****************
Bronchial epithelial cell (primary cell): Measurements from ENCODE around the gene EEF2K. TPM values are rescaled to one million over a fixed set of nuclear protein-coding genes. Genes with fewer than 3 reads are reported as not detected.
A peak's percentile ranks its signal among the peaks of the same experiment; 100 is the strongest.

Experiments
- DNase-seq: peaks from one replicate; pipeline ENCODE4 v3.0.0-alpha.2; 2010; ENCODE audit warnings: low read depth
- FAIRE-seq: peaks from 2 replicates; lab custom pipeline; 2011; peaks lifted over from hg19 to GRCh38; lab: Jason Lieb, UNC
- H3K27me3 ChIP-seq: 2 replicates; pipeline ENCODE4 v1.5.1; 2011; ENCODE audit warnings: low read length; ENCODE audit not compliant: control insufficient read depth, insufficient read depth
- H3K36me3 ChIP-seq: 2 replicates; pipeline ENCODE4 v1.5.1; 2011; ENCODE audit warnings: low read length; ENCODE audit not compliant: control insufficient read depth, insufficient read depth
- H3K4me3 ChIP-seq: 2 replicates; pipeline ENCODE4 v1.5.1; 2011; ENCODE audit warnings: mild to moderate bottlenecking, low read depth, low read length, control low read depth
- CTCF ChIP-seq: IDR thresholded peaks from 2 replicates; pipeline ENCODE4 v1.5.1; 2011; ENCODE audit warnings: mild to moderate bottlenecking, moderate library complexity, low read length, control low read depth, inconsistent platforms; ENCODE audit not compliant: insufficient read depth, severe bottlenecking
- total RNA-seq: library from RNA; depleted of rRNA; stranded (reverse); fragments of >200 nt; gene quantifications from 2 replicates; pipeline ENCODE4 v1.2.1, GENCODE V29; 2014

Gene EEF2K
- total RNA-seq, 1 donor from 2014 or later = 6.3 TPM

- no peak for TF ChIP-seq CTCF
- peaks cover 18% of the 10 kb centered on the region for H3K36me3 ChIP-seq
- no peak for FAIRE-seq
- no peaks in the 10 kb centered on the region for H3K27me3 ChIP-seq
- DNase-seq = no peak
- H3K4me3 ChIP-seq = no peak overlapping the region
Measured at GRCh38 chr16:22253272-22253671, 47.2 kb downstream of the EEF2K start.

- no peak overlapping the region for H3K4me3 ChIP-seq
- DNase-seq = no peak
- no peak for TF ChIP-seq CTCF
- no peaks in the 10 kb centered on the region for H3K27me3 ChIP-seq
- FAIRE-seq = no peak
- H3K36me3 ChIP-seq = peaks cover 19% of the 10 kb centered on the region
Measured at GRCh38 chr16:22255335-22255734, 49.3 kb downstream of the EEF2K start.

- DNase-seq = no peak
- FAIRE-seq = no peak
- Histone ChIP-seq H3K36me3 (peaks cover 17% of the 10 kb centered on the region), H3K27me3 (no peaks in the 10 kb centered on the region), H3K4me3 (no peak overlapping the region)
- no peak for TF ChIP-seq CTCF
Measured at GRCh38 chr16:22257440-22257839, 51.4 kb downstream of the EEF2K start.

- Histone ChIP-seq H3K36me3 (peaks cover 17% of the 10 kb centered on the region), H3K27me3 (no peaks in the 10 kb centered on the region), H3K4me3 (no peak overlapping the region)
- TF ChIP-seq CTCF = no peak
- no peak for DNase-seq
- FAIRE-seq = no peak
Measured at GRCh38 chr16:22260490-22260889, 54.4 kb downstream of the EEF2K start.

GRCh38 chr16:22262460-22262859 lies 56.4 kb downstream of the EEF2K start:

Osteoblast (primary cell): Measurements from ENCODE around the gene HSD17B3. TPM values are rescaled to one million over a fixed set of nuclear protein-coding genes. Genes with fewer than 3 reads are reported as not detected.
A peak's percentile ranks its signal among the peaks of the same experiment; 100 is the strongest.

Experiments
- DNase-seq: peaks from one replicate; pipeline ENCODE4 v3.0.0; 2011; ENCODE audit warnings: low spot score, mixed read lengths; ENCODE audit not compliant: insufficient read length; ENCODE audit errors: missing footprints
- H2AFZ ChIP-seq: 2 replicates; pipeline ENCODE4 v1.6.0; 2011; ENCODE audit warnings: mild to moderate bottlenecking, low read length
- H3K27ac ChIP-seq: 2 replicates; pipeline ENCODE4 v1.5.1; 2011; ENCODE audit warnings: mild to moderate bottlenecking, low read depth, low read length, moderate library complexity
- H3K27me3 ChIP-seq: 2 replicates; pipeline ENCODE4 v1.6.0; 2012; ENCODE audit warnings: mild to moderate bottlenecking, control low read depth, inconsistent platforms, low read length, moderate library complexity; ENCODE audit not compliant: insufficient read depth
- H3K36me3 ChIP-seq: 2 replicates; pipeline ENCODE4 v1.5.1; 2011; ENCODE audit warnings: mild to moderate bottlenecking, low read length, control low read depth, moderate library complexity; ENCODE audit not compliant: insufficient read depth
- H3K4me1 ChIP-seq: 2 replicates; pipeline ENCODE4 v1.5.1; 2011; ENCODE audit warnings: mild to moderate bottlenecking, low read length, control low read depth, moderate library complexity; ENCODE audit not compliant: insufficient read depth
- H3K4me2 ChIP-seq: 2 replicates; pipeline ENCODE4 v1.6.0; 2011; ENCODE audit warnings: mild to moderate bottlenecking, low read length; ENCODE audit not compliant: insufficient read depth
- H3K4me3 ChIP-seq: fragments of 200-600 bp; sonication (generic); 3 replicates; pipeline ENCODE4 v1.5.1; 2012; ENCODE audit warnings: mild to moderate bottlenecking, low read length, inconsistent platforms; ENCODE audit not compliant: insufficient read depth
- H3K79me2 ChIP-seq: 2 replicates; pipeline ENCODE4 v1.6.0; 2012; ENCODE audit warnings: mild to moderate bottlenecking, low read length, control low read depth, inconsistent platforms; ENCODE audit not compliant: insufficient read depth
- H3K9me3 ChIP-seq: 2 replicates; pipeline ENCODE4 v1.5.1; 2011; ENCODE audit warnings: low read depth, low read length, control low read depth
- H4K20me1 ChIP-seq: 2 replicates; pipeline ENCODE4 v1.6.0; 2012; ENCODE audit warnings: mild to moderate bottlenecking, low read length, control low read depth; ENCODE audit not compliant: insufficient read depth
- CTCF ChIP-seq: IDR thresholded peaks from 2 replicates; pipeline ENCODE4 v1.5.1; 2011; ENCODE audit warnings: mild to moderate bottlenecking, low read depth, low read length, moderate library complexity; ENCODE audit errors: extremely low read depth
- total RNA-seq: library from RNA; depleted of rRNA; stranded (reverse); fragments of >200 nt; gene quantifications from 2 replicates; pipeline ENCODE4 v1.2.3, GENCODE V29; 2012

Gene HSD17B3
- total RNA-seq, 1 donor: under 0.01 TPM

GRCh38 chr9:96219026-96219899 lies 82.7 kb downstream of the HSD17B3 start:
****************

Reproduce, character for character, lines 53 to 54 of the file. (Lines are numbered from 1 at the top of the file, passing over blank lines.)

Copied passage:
- total RNA-seq: library from RNA; depleted of rRNA; stranded (reverse); fragments of >200 nt; gene quantifications from 2 replicates; pipeline ENCODE4 v1.2.3, GENCODE V29; 2012

Gene HSD17B3